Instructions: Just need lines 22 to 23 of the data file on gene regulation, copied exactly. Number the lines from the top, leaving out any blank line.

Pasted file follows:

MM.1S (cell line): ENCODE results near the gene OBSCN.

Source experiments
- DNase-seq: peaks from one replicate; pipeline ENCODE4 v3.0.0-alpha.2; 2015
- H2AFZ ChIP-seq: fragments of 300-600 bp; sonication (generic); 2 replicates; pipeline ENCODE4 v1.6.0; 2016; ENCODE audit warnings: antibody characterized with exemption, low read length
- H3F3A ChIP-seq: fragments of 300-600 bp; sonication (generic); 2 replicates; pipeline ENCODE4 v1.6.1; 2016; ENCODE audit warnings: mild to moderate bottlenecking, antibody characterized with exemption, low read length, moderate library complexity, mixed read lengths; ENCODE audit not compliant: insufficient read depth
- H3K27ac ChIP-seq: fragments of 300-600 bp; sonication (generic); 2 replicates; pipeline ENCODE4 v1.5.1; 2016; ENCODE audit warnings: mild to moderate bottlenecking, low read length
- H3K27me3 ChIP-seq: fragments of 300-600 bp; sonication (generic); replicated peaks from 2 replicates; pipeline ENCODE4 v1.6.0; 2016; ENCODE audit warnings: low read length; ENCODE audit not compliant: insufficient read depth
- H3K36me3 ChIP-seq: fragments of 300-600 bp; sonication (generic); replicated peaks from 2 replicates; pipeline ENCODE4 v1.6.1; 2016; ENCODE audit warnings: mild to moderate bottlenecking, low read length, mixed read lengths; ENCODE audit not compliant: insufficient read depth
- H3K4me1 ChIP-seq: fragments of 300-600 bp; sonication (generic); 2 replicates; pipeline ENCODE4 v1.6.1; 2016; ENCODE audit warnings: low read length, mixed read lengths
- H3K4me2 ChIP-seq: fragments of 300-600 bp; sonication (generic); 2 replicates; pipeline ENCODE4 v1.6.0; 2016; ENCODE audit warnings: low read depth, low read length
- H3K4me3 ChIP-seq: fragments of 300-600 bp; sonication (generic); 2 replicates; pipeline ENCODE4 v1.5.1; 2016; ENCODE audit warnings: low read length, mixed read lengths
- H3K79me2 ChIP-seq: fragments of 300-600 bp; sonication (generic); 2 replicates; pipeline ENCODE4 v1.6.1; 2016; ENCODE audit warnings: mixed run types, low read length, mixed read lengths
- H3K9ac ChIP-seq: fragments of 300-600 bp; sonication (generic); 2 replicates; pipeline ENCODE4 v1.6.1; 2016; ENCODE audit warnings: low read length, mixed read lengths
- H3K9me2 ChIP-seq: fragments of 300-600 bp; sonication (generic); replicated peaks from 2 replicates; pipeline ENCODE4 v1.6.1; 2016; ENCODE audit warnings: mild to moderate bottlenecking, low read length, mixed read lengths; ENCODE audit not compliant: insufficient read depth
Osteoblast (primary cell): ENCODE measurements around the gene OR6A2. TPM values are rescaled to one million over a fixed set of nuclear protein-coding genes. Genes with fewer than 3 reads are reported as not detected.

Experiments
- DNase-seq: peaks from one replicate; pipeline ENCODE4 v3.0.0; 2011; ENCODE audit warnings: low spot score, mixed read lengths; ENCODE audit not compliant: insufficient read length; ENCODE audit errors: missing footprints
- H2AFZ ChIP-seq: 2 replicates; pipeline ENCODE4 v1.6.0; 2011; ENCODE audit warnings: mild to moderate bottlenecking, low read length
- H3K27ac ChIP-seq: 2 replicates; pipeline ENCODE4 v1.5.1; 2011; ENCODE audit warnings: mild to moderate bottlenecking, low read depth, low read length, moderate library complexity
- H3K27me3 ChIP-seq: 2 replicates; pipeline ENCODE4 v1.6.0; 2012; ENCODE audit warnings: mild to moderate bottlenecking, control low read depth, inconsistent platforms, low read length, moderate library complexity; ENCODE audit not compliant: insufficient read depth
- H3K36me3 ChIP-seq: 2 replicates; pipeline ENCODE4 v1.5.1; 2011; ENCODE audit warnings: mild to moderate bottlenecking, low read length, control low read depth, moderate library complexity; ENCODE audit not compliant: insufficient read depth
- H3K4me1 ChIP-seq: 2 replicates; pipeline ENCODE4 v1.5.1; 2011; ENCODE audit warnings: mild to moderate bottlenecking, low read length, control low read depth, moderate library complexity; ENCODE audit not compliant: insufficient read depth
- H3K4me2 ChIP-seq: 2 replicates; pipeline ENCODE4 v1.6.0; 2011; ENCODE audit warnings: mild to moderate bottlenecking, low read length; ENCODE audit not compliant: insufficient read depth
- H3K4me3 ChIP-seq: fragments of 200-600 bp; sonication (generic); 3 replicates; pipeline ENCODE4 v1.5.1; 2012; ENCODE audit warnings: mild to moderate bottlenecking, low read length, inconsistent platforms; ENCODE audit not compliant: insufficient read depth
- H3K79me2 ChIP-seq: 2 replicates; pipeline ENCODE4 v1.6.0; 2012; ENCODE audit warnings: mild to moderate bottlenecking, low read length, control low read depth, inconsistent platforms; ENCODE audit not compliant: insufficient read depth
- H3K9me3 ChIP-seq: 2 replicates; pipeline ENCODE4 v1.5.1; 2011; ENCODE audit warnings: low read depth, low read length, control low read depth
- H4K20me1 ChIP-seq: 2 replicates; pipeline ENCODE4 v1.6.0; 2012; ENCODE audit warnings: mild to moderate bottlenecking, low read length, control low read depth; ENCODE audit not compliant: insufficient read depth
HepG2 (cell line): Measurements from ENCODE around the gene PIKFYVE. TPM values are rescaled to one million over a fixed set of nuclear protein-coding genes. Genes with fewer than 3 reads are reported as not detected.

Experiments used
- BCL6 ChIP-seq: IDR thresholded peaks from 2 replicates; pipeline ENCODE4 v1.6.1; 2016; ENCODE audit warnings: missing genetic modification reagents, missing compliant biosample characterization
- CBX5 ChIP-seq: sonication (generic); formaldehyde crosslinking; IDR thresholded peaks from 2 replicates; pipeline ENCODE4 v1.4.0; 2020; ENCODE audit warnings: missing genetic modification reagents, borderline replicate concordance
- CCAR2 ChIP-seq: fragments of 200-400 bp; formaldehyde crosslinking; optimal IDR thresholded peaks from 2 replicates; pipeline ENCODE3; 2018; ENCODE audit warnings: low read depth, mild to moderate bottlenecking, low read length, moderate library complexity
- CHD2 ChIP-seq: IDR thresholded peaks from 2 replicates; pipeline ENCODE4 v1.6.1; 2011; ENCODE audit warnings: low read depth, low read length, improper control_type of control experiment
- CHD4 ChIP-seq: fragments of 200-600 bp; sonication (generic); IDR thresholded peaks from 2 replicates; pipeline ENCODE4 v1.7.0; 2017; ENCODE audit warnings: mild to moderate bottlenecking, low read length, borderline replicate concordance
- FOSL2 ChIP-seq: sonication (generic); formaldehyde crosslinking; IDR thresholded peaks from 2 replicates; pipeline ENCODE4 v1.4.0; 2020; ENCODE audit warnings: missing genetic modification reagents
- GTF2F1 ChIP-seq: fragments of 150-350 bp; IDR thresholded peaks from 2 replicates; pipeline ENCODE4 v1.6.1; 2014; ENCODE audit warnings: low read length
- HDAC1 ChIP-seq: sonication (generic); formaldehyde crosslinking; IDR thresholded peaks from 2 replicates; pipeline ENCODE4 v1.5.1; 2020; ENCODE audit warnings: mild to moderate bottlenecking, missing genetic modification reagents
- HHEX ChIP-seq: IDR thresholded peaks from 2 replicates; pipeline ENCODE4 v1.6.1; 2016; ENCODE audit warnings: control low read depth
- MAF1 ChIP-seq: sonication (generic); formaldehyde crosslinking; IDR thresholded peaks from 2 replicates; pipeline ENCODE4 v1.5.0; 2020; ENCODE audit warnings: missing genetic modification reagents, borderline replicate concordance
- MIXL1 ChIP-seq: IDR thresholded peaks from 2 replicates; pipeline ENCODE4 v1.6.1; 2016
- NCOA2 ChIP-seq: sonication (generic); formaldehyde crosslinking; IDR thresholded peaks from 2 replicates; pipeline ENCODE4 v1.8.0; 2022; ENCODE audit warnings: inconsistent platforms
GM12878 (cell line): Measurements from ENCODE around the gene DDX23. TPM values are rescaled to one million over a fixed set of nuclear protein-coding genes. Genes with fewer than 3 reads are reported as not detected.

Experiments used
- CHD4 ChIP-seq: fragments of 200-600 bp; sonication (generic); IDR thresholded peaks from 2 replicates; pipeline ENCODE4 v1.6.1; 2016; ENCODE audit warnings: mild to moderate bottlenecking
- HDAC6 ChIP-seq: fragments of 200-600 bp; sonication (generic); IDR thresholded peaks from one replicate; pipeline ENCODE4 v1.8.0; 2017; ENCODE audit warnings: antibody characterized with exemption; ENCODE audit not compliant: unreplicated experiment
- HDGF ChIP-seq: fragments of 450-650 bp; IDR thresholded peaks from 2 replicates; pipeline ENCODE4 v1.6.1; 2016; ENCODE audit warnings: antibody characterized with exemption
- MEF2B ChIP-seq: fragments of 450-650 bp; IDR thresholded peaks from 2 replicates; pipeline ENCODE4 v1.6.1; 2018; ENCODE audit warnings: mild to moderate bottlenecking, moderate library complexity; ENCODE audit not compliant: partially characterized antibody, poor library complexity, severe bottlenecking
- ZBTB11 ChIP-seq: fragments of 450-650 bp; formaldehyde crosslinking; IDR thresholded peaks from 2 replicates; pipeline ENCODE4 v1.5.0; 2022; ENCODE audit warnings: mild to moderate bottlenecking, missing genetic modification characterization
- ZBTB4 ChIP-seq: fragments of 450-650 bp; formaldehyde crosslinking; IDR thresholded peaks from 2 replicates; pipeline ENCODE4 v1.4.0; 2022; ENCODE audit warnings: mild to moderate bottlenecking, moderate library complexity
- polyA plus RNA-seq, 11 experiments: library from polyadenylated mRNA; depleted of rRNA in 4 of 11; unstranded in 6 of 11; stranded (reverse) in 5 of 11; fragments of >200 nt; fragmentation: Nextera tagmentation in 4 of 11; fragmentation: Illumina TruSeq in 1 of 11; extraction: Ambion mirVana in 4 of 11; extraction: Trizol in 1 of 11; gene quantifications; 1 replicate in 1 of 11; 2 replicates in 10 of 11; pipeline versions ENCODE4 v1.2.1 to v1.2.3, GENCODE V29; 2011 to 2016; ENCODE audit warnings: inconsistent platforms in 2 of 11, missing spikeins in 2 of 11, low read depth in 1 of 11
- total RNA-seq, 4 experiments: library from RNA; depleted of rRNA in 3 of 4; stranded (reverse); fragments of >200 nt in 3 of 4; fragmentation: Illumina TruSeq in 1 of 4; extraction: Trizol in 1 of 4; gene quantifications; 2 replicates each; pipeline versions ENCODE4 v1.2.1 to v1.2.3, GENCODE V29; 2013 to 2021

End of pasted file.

- H3K4me1 ChIP-seq: 2 replicates; pipeline ENCODE4 v1.5.1; 2011; ENCODE audit warnings: mild to moderate bottlenecking, low read length, control low read depth, moderate library complexity; ENCODE audit not compliant: insufficient read depth
- H3K4me2 ChIP-seq: 2 replicates; pipeline ENCODE4 v1.6.0; 2011; ENCODE audit warnings: mild to moderate bottlenecking, low read length; ENCODE audit not compliant: insufficient read depth